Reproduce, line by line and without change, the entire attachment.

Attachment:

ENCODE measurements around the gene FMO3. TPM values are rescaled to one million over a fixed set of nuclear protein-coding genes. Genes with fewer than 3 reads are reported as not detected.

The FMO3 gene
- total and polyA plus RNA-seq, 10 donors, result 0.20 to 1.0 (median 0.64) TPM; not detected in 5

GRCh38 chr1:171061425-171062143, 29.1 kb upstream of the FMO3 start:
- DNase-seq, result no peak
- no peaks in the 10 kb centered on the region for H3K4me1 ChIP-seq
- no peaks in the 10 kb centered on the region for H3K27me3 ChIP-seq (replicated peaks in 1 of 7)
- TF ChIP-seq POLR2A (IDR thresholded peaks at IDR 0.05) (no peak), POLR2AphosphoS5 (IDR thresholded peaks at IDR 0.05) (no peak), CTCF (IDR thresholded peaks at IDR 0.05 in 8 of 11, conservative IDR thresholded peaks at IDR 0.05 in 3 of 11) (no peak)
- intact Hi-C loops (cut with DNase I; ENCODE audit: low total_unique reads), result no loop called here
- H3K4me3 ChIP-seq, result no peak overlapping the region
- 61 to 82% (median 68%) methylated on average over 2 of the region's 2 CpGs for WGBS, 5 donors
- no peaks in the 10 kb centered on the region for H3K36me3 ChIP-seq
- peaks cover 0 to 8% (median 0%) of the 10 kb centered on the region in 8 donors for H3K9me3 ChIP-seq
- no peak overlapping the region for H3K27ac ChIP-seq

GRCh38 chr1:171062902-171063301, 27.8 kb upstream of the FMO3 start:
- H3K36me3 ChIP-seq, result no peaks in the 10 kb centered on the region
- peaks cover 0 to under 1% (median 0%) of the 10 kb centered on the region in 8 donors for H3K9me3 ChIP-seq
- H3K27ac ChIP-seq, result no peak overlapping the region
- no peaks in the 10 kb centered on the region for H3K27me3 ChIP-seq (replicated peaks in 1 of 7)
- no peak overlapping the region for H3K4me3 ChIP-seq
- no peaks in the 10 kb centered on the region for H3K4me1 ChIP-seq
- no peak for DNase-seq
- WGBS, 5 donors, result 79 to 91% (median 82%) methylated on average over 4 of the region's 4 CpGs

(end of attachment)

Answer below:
ENCODE measurements around the gene FMO3. TPM values are rescaled to one million over a fixed set of nuclear protein-coding genes. Genes with fewer than 3 reads are reported as not detected.

The FMO3 gene
- total and polyA plus RNA-seq, 10 donors, result 0.20 to 1.0 (median 0.64) TPM; not detected in 5

GRCh38 chr1:171061425-171062143, 29.1 kb upstream of the FMO3 start:
- DNase-seq, result no peak
- no peaks in the 10 kb centered on the region for H3K4me1 ChIP-seq
- no peaks in the 10 kb centered on the region for H3K27me3 ChIP-seq (replicated peaks in 1 of 7)
- TF ChIP-seq POLR2A (IDR thresholded peaks at IDR 0.05) (no peak), POLR2AphosphoS5 (IDR thresholded peaks at IDR 0.05) (no peak), CTCF (IDR thresholded peaks at IDR 0.05 in 8 of 11, conservative IDR thresholded peaks at IDR 0.05 in 3 of 11) (no peak)
- intact Hi-C loops (cut with DNase I; ENCODE audit: low total_unique reads), result no loop called here
- H3K4me3 ChIP-seq, result no peak overlapping the region
- 61 to 82% (median 68%) methylated on average over 2 of the region's 2 CpGs for WGBS, 5 donors
- no peaks in the 10 kb centered on the region for H3K36me3 ChIP-seq
- peaks cover 0 to 8% (median 0%) of the 10 kb centered on the region in 8 donors for H3K9me3 ChIP-seq
- no peak overlapping the region for H3K27ac ChIP-seq

GRCh38 chr1:171062902-171063301, 27.8 kb upstream of the FMO3 start:
- H3K36me3 ChIP-seq, result no peaks in the 10 kb centered on the region
- peaks cover 0 to under 1% (median 0%) of the 10 kb centered on the region in 8 donors for H3K9me3 ChIP-seq
- H3K27ac ChIP-seq, result no peak overlapping the region
- no peaks in the 10 kb centered on the region for H3K27me3 ChIP-seq (replicated peaks in 1 of 7)
- no peak overlapping the region for H3K4me3 ChIP-seq
- no peaks in the 10 kb centered on the region for H3K4me1 ChIP-seq
- no peak for DNase-seq
- WGBS, 5 donors, result 79 to 91% (median 82%) methylated on average over 4 of the region's 4 CpGs